Search results for: Backenroth Ofra
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How do Jewish educators navigate the multiple demands of their work in Israel education, especially when the target audience is young children? Sivan Zakai, a scholar and researcher of Israel education for young children, suggests three things when it comes to Israel education and early ages.
Updated: Mar. 11, 2020
Online programs are becoming more ubiquitous in higher education; however, there has been a lack of research on the merit of this style of educating. Using the concept of constructivism as a framework, the idea that individuals construct their own understanding of world experiences, the authors generated a case study to explore the efficacy of teaching “havruta study,” text analysis in student pairs with instructor facilitation, in an online format. Findings suggest that, through careful consideration of communication styles and student needs, highly interactive in-house courses can be adapted to online settings.
Updated: Nov. 09, 2017
In this article we analyze moviemaking as a unique pedagogy that is used in a preservice semester in Israel program for the preparation of Israel educators: Students create their own short films about an aspect of Israeli society and/or their relationship with it. We analyze the students’ movies, together with students’ reflective papers about the process of making them, and show how this pedagogy exhibits the major characteristics of progressive constructivist education. We also show how the pedagogy enables students to grapple with difficult aspects of Israel in a personally compelling fashion.
Updated: Mar. 18, 2015
In this article we explore how we as teacher educators translate a new vision of Israel education into curricular practice in the preparation of emerging Jewish educators. Using a practitioner inquiry mode of research, we reflect on our existential vision of Israel education and its translation into practice as creators and directors of a semester in Israel program. Analyzing a variety of data sources—including internal and external documents, course syllabi, the program’s experiential components, and strategic institutional partnerships, as well as students’ course papers, emails, exit interviews, and oral conversations—we find that an immersive cultural curriculum yields important outcomes for students who engage with our vision of Israel education.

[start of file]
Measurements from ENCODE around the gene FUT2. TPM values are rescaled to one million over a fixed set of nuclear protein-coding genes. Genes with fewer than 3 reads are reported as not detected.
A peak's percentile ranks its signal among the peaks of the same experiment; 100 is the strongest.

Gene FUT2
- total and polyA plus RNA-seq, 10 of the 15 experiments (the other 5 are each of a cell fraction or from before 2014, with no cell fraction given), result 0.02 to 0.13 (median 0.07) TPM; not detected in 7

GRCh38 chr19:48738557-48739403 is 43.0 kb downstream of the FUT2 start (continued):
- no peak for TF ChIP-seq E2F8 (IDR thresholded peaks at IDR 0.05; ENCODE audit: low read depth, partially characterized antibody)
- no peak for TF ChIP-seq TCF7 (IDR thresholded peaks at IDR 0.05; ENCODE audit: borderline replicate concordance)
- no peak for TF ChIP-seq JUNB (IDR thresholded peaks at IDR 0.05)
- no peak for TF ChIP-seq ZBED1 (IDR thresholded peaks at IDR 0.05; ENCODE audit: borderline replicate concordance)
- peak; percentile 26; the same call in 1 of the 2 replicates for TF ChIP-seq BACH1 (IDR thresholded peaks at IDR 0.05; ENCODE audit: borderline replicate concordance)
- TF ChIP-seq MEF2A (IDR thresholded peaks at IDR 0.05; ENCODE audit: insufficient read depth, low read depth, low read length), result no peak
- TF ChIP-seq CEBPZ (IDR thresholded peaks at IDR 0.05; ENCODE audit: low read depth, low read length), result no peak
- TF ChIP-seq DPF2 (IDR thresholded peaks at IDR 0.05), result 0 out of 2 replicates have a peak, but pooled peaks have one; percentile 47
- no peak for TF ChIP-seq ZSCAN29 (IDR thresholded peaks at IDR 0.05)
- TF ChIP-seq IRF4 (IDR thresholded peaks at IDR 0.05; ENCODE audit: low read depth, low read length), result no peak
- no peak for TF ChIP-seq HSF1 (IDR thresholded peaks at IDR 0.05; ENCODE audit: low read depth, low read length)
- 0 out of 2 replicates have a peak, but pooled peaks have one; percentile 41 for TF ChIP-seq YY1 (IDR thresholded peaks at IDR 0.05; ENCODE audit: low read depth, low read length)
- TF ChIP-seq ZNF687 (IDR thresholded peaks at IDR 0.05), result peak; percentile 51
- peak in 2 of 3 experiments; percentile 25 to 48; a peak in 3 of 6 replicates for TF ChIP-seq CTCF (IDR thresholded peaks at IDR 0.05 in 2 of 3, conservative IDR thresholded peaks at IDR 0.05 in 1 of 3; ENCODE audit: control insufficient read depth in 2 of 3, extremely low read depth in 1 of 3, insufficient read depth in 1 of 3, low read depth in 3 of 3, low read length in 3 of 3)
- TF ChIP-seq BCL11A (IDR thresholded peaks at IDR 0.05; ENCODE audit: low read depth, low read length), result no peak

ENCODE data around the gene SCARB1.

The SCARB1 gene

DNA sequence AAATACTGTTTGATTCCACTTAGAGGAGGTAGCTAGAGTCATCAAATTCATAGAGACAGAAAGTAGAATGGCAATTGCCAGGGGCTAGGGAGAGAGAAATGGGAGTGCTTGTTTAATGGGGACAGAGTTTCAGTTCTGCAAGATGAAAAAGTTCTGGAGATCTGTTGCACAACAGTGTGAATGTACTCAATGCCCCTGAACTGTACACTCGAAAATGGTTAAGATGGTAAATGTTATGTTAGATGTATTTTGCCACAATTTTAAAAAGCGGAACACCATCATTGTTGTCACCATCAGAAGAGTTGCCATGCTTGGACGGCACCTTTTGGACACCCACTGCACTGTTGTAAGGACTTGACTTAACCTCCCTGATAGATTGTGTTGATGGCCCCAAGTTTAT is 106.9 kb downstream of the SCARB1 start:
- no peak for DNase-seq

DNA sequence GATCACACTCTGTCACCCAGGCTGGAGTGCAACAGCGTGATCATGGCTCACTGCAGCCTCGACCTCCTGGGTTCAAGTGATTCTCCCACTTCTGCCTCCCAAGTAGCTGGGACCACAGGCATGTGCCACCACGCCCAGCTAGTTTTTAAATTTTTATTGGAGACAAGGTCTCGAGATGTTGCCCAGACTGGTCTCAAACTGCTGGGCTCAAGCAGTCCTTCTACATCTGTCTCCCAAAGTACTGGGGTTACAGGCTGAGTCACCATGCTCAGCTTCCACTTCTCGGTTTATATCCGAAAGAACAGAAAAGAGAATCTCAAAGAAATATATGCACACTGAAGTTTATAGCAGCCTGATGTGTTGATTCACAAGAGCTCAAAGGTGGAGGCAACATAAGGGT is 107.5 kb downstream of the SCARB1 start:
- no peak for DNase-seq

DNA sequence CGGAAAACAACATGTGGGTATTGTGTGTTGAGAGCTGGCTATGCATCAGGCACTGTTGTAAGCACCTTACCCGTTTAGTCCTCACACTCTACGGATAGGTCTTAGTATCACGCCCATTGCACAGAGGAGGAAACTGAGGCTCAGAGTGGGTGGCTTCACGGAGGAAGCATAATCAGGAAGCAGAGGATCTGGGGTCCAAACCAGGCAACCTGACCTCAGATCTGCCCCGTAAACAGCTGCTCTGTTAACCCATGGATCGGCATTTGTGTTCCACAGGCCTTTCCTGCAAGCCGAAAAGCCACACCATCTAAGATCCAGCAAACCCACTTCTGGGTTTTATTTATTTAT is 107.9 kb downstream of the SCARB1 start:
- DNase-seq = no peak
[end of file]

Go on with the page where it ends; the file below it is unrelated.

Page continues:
Updated: May. 27, 2014
The Jewish Theological Seminary’s Davidson School of Education runs a full semester-in-Israel program called Kesher Hadash (“New Connection”), which is generously funded by the Jim Joseph Foundation. Kesher Hadash takes ten emerging Jewish educators every year and provides them with a rich, immersive and compelling educational experience in Israel that gives them the tools to graduate from Davidson as Israel educators ready to take on the diverse challenges of the field.
Updated: Sep. 01, 2013
Breaking Myths, Building Identity: Practitioner-Researcher Reflections on Running an Israel Seminar for Jewish Education Graduate Students
This paper explores how we as practitioner-researchers interpret ourstudents’ responses to our deconstruction of their “myths” about Israel.The three authors of the paper are both researchers and practitioners of Jewish education, and have for the past several years envisaged, built, and run a three-week educational seminar in Israel for students in a North American MA program in Jewish education.
Updated: Mar. 22, 2010